.. _AFix:
AFix
====
Description
^^^^^^^^^^^
Auto-ranging Fixed-Point, ``AFix``, is a fixed-point class which tracks the representable range of values while preforming fixed-point operations.
**Warning: Much of this code is still under development. API and function calls may change.**
User feedback is appreciated!
Declaration
^^^^^^^^^^^
AFix can be created using bit sizes or exponents:
.. code-block:: scala
AFix.U(12 bits) // U12.0
AFix.UQ(8 bits, 4 bits) // U8.4
AFix.U(8 exp, 12 bits) // U8.4
AFix.U(8 exp, -4 exp) // U8.4
AFix.U(8 exp, 4 exp) // U8.-4
AFix.S(12 bits) // S11 + sign
AFix.SQ(8 bits, 4 bits) // S8.4 + sign
AFix.S(8 exp, 12 bits) // S8.3 + sign
AFix.S(8 exp, -4 exp) // S8.4 + sign
These will have representable ranges for all bits.
For example:
``AFix.U(12 bits)`` will have a range of 0 to 4095.
``AFix.SQ(8 bits, 4 bits)`` will have a range of -4096 (-256) to 4095 (255.9375)
``AFix.U(8 exp, 4 exp)`` will have a range of 0 to 256
Custom range ``AFix`` values can be created be directly instantiating the class.
.. code-block:: scala
class AFix(val maxValue: BigInt, val minValue: BigInt, val exp: ExpNumber)
new AFix(4096, 0, 0 exp) // [0 to 4096, 2^0]
new AFix(256, -256, -2 exp) // [-256 to 256, 2^-2]
new AFix(16, 8, 2 exp) // [8 to 16, 2^2]
The ``maxValue`` and ``minValue`` stores what backing integer values are representable.
These values represent the true fixed-point value after multiplying by ``2^exp``.
``AFix.U(2 exp, -1 exp)`` can represent:
``0, 0.5, 1.0, 1.5, 2, 2.5, 3, 3.5``
``AFix.S(2 exp, -2 exp)`` can represent:
``-2.0, -1.75, -1.5, -1.25, -1, -0.75, -0.5, -0.25, 0, 0.25, 0.5, 0.75, 1, 1.25, 1.5, 1.75``
Exponent values greater 0 are allowed and represent values which are larger than 1.
``AFix.S(2 exp, 1 exp)`` can represent:
``-4, 2, 0, 2``
``AFix(8, 16, 2 exp)`` can represent:
``32, 36, 40, 44, 48, 52, 56, 60, 64``
Note: ``AFix`` will use 5 bits to save this type as that can store ``16``, its ``maxValue``.
Mathematical Operations
^^^^^^^^^^^^^^^^^^^^^^^
``AFix`` supports Addition (``+``), Subtraction (``-``), and Multiplication (``*``) at the hardware level.
Division (``\``) and Modulo (``%``) operators are provided but are not recommended for hardware elaboration.
Operations are preformed as if the ``AFix`` value is a regular ``Int`` number.
Signed and unsigned numbers are interoperable. There are no type differences between signed or unsigned values.
.. code-block:: scala
// Integer and fractional expansion
val a = AFix.U(4 bits) // [ 0 ( 0.) to 15 (15. )] 4 bits, 2^0
val b = AFix.UQ(2 bits, 2 bits) // [ 0 ( 0.) to 15 ( 3.75)] 4 bits, 2^-2
val c = a + b // [ 0 ( 0.) to 77 (19.25)] 7 bits, 2^-2
val d = new AFix(-4, 8, -2 exp) // [- 4 (- 1.25) to 8 ( 2.00)] 5 bits, 2^-2
val e = c * d // [-308 (-19.3125) to 616 (38.50)] 11 bits, 2^-4
// Integer without expansion
val aa = new AFix(8, 16, -4 exp) // [8 to 16] 5 bits, 2^-4
val bb = new AFix(1, 15, -4 exp) // [1 to 15] 4 bits, 2^-4
val cc = aa + bb // [9 to 31] 5 bits, 2^-4
``AFix`` supports operations without without range expansion.
It does this by selecting the aligned maximum and minimum ranges from each of the inputs.
``+|`` Add without expansion.
``-|`` Subtract without expansion.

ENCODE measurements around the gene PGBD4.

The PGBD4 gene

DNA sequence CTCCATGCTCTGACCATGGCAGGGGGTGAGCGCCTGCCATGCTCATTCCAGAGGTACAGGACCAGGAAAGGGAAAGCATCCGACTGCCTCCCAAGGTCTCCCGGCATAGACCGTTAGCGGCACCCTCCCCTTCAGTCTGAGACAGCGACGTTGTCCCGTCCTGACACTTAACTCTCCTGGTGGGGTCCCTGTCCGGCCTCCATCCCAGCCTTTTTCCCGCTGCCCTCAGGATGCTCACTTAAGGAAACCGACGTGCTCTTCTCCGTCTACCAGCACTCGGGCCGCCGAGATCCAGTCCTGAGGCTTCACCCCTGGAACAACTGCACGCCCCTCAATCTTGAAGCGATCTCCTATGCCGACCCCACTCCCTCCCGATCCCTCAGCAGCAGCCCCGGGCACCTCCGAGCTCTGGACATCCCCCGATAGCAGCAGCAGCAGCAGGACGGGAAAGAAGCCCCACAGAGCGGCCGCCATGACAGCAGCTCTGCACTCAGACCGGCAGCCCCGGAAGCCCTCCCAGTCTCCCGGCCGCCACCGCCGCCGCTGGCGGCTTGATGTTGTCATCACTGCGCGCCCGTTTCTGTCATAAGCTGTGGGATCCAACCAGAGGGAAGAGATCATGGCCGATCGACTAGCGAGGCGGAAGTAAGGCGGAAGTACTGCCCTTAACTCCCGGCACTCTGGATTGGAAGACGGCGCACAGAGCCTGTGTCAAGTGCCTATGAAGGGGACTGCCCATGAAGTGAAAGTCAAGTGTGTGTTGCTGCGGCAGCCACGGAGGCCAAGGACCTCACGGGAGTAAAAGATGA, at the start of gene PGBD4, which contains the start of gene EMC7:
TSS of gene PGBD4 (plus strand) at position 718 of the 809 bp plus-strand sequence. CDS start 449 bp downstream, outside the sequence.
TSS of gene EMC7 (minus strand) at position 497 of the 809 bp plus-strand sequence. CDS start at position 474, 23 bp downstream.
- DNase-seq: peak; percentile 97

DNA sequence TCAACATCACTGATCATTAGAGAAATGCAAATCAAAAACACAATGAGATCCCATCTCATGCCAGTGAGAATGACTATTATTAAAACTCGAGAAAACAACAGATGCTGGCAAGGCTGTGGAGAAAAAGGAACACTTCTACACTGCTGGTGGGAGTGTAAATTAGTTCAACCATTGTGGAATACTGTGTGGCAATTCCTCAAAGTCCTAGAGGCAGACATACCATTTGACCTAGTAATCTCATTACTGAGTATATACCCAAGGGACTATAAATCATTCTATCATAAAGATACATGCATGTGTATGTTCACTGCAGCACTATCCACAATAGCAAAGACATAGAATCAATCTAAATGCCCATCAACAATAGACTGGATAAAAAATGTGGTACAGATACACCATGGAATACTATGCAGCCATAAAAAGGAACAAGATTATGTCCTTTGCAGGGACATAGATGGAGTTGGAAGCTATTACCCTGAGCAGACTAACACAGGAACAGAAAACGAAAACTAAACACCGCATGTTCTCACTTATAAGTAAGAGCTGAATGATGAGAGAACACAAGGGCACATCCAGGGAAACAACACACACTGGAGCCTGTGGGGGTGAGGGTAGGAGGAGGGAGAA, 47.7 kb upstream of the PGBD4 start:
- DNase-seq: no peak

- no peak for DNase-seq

Inequality Operations
^^^^^^^^^^^^^^^^^^^^^
``AFix`` supports standard inequality operations.
.. code-block:: scala
A === B
A =\= B
A < B
A <= B
A > B
A >= B
Warning: Operations which are out of range at compile time will be optimized out!
Bitshifting
^^^^^^^^^^^
``AFix`` supports decimal and bit shifting
``<<`` Shifts the decimal to the left. Adds to the exponent.
``>>`` Shifts the decimal to the right. Subtracts from the exponent.
``<<|`` Shifts the bits to the left. Adds fractional zeros.
``>>|`` Shifts the bits to the right. Removes fractional bits.
Saturation and Rounding
^^^^^^^^^^^^^^^^^^^^^^^
``AFix`` implements saturation and all common rounding methods.
Saturation works by saturating the backing value range of an ``AFix`` value. There are multiple helper functions which
consider the exponent.
.. code-block:: scala
val a = new AFix(63, 0, -2 exp) // [0 to 63, 2^-2]
a.sat(63, 0) // [0 to 63, 2^-2]
a.sat(63, 0, -3 exp) // [0 to 31, 2^-2]
a.sat(new AFix(31, 0, -1 exp)) // [0 to 31, 2^-2]
``AFix`` rounding modes:
.. code-block:: scala
// The following require exp < 0
.floor() or .truncate()
.ceil()
.floorToZero()
.ceilToInf()
// The following require exp < -1
.roundHalfUp()
.roundHalfDown()
.roundHalfToZero()
.roundHalfToInf()
.roundHalfToEven()
.roundHalfToOdd()
An mathematical example of these rounding modes is better explained here: `Rounding - Wikipedia `_
All of these modes will result in an ``AFix`` value with 0 exponent. If rounding to a different exponent is required
consider shifting or use an assignment with the ``truncated`` tag.
Assignment
^^^^^^^^^^
``AFix`` will automatically check and expand range and precision during assignment. By default, it is an error to assign
an ``AFix`` value to another ``AFix`` value with smaller range or precision.
The ``.truncated`` function is used to control how assignments to smaller types.
.. code-block:: scala
def truncated(saturation: Boolean = false,
overflow : Boolean = true,
rounding : RoundType = RoundType.FLOOR)
def saturated(): AFix = this.truncated(saturation = true, overflow = false)
``RoundType``:
.. code-block:: scala
RoundType.FLOOR
RoundType.CEIL
RoundType.FLOORTOZERO
RoundType.CEILTOINF
RoundType.ROUNDUP
RoundType.ROUNDDOWN
RoundType.ROUNDTOZERO
RoundType.ROUNDTOINF
RoundType.ROUNDTOEVEN
RoundType.ROUNDTOODD
The ``saturation`` flag will add logic to saturate to the assigned datatype range.
The ``overflow`` flag will allow assignment directly after rounding without range checking.
Rounding is always required when assigning a value with more precision to one with lower precision.